No one is ever that consistent and instead of listening, the accused person will be thinking of exceptions to the ‘always’ or ‘never’ and be on the defensive, not listening to the substance of the complaint. In fact, avoid accusing at all – instead focus on “when you do thus and so, it has the impact of x and y”. When we accuse people, we aren’t focused on what they said or did, but rather what we think motivated them, and the impact, so when you say something like, “You are usually late for appointments and this makes me feel disrespected, as if you don’t consider that my time is as valuable as yours”, is better than “You have no respect for me, and my time, when you waste it by being late”. They are probably not meaning disrespect or the suggestion that your time isn’t valuable, but rather that they are unable to organize themselves or just don’t value time the same as you do – so asserting that disrespect is the reason focuses the conversation on an issue that may have no connection for the late person and what they end up feeling is that you’ve pre-judged and are now executing them for a crime they didn’t commit.

No rehashing past arguments

What happened before stays in the past, deal with the here and now in a way that it doesn’t come up again in the future.

Absolutely, go to bed mad.

You don’t do yourself any favours by arguing all hours, tired and overwrought.  So don’t, stop fighting and go to bed in your normal sleeping place – it is often hard to come back after dramatic sleeping gestures, or worst, slamming out the door. A good night’s sleep with normalize behaviors is often the perspective needed to put the argument in its proper perspective. If it’s not a relationship deal breaker, then don’t let it escalate to a degree that it will break the relationship – if not in the moment, then built up over time by resentment and compounded escalation.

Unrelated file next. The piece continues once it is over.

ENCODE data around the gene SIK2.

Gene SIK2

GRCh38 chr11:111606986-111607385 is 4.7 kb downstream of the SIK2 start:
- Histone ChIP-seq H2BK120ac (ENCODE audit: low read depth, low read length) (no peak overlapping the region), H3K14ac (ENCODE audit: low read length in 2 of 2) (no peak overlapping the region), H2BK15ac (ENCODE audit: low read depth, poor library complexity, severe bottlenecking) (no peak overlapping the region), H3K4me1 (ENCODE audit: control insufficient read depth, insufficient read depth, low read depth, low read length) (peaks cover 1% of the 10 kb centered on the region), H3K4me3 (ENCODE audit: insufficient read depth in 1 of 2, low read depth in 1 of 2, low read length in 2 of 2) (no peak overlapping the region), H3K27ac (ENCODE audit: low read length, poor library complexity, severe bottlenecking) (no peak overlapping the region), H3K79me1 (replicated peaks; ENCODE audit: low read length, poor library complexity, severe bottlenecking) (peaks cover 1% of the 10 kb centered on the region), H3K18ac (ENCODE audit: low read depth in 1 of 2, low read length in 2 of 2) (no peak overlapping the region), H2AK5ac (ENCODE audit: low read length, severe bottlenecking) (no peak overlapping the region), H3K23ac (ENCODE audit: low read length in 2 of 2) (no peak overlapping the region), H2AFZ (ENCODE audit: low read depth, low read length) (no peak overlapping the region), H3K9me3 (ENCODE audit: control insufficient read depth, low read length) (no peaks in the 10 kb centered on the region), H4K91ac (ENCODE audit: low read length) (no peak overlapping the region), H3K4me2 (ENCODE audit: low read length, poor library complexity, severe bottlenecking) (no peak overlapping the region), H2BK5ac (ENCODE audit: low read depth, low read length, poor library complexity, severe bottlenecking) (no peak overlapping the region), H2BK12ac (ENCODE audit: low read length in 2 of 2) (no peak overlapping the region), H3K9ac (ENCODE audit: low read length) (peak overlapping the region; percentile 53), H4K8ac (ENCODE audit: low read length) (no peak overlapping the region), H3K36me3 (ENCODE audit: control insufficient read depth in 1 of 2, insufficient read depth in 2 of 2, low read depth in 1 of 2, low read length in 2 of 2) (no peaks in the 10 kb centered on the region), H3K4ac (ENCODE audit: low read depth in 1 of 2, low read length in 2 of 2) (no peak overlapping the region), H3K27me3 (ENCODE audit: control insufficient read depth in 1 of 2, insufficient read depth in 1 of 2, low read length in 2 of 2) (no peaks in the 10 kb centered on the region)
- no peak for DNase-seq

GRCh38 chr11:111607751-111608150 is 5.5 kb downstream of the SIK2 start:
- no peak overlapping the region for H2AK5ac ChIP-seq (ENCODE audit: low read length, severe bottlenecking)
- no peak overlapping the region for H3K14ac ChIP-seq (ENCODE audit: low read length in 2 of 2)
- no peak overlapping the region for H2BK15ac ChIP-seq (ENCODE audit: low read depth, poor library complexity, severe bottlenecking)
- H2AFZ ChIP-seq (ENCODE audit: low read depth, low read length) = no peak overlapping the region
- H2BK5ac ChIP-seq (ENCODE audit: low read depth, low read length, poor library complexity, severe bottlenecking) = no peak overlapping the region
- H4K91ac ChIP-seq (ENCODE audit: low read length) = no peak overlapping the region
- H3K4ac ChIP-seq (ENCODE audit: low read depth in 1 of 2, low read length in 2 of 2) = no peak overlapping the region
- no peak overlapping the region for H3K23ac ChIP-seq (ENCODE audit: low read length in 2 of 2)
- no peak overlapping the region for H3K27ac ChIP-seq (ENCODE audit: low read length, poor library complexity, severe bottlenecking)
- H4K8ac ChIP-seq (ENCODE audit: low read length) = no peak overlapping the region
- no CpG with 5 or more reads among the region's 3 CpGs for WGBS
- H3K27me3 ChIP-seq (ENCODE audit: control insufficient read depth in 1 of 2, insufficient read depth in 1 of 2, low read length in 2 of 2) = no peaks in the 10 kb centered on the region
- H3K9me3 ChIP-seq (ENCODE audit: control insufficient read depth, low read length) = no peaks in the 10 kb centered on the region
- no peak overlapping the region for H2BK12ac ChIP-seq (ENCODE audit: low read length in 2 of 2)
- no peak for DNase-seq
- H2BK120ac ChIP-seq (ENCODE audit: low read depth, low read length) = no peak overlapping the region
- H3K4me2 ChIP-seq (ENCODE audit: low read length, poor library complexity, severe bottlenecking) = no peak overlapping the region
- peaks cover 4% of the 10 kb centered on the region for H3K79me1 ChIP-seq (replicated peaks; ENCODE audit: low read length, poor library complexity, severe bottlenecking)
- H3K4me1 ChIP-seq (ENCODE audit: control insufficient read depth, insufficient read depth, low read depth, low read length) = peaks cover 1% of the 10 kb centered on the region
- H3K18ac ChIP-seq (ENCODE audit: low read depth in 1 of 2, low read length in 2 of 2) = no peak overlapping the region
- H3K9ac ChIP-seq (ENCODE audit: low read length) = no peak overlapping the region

There is no winning an argument that breaks the relationship

Winning the argument is cold comfort when you are sleeping alone. When every difference of opinion feels like a make or break issue, then it’s probably past the time you should have broken the relationship.

The best way to maintain a relationship is to be self-aware and accept fair critique and responsibility when you haven’t done your best and be fair when providing critiques in return.  Keep in mind that the goal is to strength your couple status, not score wins and dominate each other. Each of us has areas we are experts in and preferences, dividing the household tasks along skill and interest lines and sharing out the tasks that neither of you enjoy – pretty much like you’d do as part of a workplace project team – is what leads to communication and stronger, harmonious relationships.

Being a couple is being a team; remember you are both playing for the same side. If you are not on the same side, then retreat to your corner, re-group and decide if you really want to be a team or not and work together to make the team work or agree to an amicable separation. The camp rule of leaving a place as good or better than you found it applies to relationships too; neither party should leave a relationship to wounded to ever be able to be part of a team again.

 

5 thoughts on “Fighting can strengthen your relationship